Important advice about bidding and comments on estimates and grading are included below.
The classic type of auction is the public auction.
1) Public auctions are conducted live with a gathering of bidders (called "floor" bidders). These always permit you to not attend and instead submit bids by mail before the closing day.
Selling price is determined as just above what the second-highest bidder bids. "Just above" means a "normal" 5% or 10% advance. Therefore, "mail bids" are not actually bids, but regarded as maximum limits, and, if highest, will be reduced to the amount needed to win the lot above the second-highest bidder. The mail bids are collectively called the "book."
Example: For a certain coin you submit a maximum limit of $200 and the second highest mail bid is $100. The normal advance is to $110, so the lot "opens" at $110. You will get it at $110 if no one on the floor bids. The auctioneer asks if anyone on the floor is willing to bid $110. If a floor bidder bids $110, the auctioneer notes that the coin still belongs to the book and asks for the next advance. The floor bidders do not know how high they would have to go to exceed the book. If the floor bidder quits after agreeing to bid $140 and finding out the coin still belongs to the book, then you get it at $150, a normal advance over the second-highest bid, $140.
Note: Many (most) auctions now have a "buyer's fee" of 15%.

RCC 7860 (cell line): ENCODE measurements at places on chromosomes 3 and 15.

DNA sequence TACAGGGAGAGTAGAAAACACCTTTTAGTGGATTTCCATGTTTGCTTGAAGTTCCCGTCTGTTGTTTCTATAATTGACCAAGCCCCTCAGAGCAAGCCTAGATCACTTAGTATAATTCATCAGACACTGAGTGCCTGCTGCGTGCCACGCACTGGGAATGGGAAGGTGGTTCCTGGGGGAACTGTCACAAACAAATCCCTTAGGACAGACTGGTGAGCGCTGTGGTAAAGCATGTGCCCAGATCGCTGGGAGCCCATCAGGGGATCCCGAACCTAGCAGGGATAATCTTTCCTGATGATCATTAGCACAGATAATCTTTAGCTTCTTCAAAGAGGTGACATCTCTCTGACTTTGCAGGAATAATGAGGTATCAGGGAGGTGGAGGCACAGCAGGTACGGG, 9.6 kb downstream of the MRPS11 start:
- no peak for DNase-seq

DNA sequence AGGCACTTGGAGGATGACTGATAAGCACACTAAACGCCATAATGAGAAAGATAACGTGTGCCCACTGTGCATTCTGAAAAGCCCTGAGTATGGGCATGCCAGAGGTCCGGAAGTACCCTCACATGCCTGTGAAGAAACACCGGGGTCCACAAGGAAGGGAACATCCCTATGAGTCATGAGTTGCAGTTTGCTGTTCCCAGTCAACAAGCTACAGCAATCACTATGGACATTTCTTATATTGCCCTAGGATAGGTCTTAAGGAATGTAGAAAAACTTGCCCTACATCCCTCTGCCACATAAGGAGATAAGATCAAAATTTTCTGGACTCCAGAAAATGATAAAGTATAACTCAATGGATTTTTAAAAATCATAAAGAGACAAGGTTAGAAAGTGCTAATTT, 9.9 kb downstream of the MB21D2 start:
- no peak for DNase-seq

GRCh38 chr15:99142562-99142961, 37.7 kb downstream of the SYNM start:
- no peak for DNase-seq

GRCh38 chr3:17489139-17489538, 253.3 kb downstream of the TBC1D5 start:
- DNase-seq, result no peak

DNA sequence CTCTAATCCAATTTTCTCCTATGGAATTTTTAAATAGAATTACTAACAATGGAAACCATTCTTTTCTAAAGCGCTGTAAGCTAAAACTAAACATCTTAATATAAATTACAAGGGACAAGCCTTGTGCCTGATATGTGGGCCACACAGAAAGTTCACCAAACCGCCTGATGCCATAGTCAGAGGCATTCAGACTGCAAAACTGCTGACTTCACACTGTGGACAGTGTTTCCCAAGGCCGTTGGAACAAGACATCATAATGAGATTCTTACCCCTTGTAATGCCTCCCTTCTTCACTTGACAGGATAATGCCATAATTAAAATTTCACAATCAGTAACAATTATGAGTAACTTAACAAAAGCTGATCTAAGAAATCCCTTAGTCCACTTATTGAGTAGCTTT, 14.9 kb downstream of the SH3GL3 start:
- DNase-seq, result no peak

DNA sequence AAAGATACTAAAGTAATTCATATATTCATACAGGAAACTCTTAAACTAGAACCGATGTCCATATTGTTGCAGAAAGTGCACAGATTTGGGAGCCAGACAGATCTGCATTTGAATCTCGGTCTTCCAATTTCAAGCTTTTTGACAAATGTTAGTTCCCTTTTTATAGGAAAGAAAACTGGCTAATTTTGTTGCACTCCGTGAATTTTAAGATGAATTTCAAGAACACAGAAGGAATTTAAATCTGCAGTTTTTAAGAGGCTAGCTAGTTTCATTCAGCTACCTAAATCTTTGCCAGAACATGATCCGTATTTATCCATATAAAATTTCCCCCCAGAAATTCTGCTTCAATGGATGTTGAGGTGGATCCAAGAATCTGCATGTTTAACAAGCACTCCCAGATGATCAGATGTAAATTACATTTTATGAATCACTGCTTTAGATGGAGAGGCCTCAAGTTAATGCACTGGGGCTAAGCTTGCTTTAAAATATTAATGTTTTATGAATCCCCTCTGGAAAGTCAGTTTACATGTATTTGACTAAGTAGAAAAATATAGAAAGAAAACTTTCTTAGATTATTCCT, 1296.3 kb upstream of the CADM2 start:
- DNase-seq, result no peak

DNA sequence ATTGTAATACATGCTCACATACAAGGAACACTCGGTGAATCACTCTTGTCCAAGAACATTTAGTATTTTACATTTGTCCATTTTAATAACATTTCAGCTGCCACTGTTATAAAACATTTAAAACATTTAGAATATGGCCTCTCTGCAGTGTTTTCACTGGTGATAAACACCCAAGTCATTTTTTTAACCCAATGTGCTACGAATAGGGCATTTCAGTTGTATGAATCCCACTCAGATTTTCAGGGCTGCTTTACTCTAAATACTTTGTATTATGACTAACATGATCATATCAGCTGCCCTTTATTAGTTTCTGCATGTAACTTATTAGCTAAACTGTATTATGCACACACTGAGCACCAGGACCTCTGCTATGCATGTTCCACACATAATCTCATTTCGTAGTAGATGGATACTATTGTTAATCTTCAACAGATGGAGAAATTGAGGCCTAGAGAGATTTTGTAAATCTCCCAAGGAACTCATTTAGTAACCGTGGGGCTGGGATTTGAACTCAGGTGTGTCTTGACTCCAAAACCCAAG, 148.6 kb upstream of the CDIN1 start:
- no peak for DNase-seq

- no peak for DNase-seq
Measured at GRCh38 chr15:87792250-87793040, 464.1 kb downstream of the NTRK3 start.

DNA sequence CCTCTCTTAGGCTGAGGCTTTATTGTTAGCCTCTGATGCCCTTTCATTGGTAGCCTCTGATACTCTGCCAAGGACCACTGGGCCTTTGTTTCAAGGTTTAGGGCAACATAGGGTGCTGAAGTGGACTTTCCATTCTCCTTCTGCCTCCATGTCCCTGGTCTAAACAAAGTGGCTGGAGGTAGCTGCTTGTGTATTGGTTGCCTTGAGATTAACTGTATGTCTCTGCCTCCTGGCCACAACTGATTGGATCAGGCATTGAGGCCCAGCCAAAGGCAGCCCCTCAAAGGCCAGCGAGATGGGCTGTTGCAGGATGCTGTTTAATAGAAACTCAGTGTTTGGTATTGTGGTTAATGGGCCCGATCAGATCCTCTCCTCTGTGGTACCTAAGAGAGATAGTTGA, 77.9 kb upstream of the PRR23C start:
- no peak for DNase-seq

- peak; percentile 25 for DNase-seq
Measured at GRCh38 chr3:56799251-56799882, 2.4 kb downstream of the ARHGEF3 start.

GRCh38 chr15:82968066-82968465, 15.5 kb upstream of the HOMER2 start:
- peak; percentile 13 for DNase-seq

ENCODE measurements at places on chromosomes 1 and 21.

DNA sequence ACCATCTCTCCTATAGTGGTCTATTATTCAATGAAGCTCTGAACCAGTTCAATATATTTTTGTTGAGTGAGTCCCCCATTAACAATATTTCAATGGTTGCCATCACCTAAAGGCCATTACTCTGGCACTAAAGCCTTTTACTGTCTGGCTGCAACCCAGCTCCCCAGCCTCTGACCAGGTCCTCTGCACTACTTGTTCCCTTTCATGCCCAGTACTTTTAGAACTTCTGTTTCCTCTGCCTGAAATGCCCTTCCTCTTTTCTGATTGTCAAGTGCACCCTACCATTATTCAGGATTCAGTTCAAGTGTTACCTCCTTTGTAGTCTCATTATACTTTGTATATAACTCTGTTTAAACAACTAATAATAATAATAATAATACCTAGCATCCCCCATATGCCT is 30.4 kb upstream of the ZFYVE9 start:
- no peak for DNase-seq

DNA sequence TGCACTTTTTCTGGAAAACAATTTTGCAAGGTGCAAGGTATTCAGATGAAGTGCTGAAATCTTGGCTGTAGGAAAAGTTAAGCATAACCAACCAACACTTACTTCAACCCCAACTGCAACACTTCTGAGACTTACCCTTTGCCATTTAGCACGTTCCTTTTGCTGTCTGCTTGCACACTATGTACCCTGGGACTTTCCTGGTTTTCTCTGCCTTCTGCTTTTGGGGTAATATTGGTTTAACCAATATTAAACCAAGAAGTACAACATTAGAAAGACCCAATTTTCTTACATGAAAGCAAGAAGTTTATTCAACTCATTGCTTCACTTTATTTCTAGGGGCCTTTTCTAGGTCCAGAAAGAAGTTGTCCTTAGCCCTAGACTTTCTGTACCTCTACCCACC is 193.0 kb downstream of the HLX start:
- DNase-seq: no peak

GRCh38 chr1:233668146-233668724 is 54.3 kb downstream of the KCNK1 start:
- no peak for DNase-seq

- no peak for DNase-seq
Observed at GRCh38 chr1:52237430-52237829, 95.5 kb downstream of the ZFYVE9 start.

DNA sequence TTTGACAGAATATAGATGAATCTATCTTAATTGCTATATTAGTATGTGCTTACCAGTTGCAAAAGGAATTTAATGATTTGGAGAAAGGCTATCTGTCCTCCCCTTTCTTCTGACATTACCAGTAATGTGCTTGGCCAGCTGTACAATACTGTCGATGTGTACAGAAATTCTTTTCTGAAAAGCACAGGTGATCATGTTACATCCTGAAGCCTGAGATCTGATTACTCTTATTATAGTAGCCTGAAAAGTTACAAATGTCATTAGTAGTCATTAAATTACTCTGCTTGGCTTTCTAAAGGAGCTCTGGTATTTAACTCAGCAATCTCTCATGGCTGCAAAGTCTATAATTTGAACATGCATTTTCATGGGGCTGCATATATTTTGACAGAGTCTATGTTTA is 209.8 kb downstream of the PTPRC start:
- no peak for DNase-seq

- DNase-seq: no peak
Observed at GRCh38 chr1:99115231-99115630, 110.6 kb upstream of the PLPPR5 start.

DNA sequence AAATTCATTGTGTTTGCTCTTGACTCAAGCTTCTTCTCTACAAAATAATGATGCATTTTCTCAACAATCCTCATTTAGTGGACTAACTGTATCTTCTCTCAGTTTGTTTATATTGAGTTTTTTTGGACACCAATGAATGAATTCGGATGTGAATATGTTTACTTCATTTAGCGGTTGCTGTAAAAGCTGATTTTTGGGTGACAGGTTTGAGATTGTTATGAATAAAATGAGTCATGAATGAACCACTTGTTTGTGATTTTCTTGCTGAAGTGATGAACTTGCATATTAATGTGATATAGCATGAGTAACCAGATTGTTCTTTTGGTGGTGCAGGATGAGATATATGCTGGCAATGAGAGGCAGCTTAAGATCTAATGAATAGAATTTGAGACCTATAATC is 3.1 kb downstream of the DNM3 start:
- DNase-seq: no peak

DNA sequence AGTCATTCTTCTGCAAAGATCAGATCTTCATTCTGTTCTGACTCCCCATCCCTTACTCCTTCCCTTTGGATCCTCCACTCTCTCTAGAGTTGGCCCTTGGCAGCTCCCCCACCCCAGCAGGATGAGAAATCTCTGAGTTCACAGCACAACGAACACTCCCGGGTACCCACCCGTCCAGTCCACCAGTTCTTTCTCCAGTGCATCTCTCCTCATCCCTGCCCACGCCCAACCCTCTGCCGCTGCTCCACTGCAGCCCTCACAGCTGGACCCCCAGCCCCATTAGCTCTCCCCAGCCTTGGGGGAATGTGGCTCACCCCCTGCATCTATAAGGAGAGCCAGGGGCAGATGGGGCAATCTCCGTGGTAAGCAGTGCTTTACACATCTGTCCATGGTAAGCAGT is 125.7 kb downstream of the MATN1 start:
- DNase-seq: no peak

these the winner does not pay the "hammer price" that is called out,
an additional 15%. So, when you get a coin at a bid of $150, you
pay $150 plus 15%, for an actual price of $172.50, plus postage.
if the auction is in a foreign country, there may be substantial
for converting dollars into their currency. Remember to adjust your bid
to take the buyer's fee into account. For example, if $200 is the
you are happy to pay, bid only $175 so that addition of 15% keeps you
Other types of Auctions: There are three basic types of mail-bid auctions (mail bid auctions are auctions with no gathering of people who bid live from the floor).
2) Mail-bid with maximum limits reduced to a normal advance above the second highest mail-bid. When you submit a mail "bid" it is really something different from a "bid" in a live auction. It is really a maximum limit. If your "limit" is high enough, you may get the coin for less, so your "bid" would not have actually occurred as a bid at a live auction because no one would have forced you to go that high.
Auctioneers will say you are "safe" submitting high bids in this type of auction because they will be reduced unless you have a competitor who will go high, too, and extend your bids to your limit. So you can submit a "bid" which is really your "limit." The amount you actually pay will be reduced if possible.
This type of mail-bid sale is intended to reproduce the conditions of the classic public auction except for having no floor bidders.